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Kenan Fellows Program for Teacher Leadership

Founded in 2000, the Kenan Fellows Program for Teacher Leadership addresses the critical need for high-quality professional development for educators, and is the largest STEM-focused teacher leadership program in North Carolina.

Approximately 25-50 outstanding K–12 teachers from across the state are selected annually for this year-long program. Key components are a three-week summer internship with a mentor in a research or applied STEM setting, and 80 hours of professional development that builds leadership capacity and promotes curricular design bridging STEM at work with STEM at school.

Since 2013-14, The FIRE Team has worked closely with the Kenan Fellows Program to design, execute, and re-design ongoing, annual evaluations of the program. This evaluation is guided by a participant-oriented evaluation approach, wherein KFP staff are closely involved in planning and also implementing the evaluation. These evaluations have produced valuable findings about teacher leadership development, connections between schools and industry, and the development of master teachers in STEM content and practices.


  • Kenan Fellows Kenan Fellows
  • Teams

  • Program Evaluation and Education Research (PEER) Group Program Evaluation and Education Research (PEER) Group
  • Selected Resources

    Case Study – A Shift in Scientific Identities: How Teacher-Scientist Partnerships Can Impact Middle School Teachers’ Science Teaching and Instruction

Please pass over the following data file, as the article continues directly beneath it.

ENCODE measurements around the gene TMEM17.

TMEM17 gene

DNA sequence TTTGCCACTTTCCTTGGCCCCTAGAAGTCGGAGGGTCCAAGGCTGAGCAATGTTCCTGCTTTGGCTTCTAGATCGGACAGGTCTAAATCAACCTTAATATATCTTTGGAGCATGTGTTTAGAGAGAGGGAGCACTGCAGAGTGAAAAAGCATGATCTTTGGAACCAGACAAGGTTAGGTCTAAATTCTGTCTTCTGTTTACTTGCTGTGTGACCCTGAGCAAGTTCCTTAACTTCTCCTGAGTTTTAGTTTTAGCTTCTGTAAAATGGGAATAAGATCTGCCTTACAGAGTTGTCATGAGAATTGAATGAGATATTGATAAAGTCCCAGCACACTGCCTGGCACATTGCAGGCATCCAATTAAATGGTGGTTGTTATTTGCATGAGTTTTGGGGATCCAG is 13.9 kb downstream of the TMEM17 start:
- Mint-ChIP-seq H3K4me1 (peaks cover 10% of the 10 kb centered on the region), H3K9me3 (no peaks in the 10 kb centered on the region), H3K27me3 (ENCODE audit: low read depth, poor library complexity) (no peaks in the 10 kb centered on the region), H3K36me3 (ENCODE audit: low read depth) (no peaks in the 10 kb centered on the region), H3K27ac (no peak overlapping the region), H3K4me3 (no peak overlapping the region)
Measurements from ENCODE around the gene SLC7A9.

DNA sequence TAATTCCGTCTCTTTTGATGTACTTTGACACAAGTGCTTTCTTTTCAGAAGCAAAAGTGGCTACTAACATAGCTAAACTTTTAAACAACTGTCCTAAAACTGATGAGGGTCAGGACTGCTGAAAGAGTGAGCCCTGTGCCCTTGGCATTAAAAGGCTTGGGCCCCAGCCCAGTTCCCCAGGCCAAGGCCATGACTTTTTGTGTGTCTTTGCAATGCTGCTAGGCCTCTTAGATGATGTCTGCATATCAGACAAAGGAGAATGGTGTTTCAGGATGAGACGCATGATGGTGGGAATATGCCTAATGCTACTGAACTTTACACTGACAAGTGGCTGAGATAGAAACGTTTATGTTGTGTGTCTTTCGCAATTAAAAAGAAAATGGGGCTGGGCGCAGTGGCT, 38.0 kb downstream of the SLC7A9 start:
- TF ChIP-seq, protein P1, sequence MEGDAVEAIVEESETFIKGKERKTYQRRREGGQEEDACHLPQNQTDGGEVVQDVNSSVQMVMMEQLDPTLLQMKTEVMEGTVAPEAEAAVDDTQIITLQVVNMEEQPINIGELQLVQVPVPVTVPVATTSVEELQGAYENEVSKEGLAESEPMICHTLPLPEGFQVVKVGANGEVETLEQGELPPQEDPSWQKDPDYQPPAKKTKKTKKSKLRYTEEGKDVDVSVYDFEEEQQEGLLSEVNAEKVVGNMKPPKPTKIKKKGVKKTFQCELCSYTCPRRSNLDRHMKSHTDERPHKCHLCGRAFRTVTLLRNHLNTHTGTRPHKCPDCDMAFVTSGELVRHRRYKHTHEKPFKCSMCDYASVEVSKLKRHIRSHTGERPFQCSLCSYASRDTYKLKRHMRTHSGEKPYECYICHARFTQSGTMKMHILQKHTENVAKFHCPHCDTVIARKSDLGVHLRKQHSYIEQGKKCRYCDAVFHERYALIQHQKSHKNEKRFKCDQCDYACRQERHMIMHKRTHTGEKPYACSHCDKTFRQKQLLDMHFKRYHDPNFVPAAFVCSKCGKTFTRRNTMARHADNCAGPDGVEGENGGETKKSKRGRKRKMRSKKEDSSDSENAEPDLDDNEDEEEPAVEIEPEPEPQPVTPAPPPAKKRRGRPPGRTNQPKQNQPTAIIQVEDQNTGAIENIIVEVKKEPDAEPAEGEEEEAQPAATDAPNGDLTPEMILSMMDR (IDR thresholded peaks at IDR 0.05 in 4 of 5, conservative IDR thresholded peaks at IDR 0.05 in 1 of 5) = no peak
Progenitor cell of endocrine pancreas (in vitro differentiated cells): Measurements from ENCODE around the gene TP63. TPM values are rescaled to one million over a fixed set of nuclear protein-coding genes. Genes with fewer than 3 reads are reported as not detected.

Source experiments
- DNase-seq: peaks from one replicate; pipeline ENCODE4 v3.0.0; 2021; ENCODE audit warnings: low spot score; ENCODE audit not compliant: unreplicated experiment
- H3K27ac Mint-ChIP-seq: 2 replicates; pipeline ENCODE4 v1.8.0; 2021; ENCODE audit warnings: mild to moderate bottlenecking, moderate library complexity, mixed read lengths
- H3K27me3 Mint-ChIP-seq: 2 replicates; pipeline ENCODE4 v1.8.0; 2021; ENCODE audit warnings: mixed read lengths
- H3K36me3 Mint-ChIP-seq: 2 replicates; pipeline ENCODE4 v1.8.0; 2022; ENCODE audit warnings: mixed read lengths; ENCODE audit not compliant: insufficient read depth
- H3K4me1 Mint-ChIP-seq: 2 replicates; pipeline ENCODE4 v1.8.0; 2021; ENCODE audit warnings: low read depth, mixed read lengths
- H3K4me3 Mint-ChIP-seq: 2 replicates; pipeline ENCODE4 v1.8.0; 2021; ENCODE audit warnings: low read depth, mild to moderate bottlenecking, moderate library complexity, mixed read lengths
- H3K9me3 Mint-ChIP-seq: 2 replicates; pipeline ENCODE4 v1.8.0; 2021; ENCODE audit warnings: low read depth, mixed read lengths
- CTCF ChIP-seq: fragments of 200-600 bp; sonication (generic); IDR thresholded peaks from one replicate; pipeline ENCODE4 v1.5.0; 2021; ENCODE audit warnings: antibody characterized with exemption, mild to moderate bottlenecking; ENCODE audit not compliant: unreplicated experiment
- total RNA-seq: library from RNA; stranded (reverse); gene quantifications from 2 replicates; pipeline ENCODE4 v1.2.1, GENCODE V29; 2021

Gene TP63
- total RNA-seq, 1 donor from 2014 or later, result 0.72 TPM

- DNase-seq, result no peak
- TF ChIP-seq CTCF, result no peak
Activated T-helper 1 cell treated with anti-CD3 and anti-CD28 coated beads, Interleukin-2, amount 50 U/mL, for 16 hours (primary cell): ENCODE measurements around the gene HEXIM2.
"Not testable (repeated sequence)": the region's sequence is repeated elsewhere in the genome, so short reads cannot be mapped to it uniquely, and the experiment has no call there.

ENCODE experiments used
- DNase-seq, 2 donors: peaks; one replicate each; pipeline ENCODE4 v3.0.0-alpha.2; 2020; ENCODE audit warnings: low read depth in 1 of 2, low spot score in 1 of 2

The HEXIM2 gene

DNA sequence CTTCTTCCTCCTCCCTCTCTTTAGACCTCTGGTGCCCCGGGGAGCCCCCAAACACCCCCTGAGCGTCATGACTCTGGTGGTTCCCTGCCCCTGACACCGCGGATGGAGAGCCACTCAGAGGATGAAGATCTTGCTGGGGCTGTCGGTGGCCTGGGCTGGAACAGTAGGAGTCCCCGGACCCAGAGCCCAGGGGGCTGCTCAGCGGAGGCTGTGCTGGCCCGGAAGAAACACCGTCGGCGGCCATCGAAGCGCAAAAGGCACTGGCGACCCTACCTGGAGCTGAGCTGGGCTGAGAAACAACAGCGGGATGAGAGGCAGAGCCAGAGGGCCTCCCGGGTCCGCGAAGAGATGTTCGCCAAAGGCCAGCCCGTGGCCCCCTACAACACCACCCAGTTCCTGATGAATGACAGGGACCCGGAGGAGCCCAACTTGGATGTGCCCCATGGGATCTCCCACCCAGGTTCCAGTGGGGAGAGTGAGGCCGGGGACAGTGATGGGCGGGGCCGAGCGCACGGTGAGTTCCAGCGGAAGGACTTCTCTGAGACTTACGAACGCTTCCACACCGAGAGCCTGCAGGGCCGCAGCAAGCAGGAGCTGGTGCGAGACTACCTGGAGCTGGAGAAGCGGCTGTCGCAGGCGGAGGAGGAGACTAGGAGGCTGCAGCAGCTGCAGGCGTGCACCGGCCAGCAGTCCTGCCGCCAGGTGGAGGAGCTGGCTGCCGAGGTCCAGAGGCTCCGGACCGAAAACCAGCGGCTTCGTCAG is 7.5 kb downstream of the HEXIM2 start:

Following the push to improve science literacy and implement science education programs in the 1970s, organizations such as the National Science Foundation (NSF) and American Association for the Advancement of Science (AAAS) have worked fervently to develop programs aimed at reforming science education and increasing science literacy among America’s students. The emergence of teacher-scientist partnerships in K-12 classrooms has proven influential in broadening teachers’ content knowledge, understanding of scientific inquiry, and increasing teachers’ confidence in their abilities to teach science. Unfortunately, research exploring how these partnerships impact teachers’ identities, in general, and teachers’ self-efficacy, pedagogical practices, and identities as scientists, more specifically, has remained limited.

    Project Team

    Malinda Musacchia Faber Malinda Musacchia Faber

    Laura Catharine Rosof Laura Catharine Rosof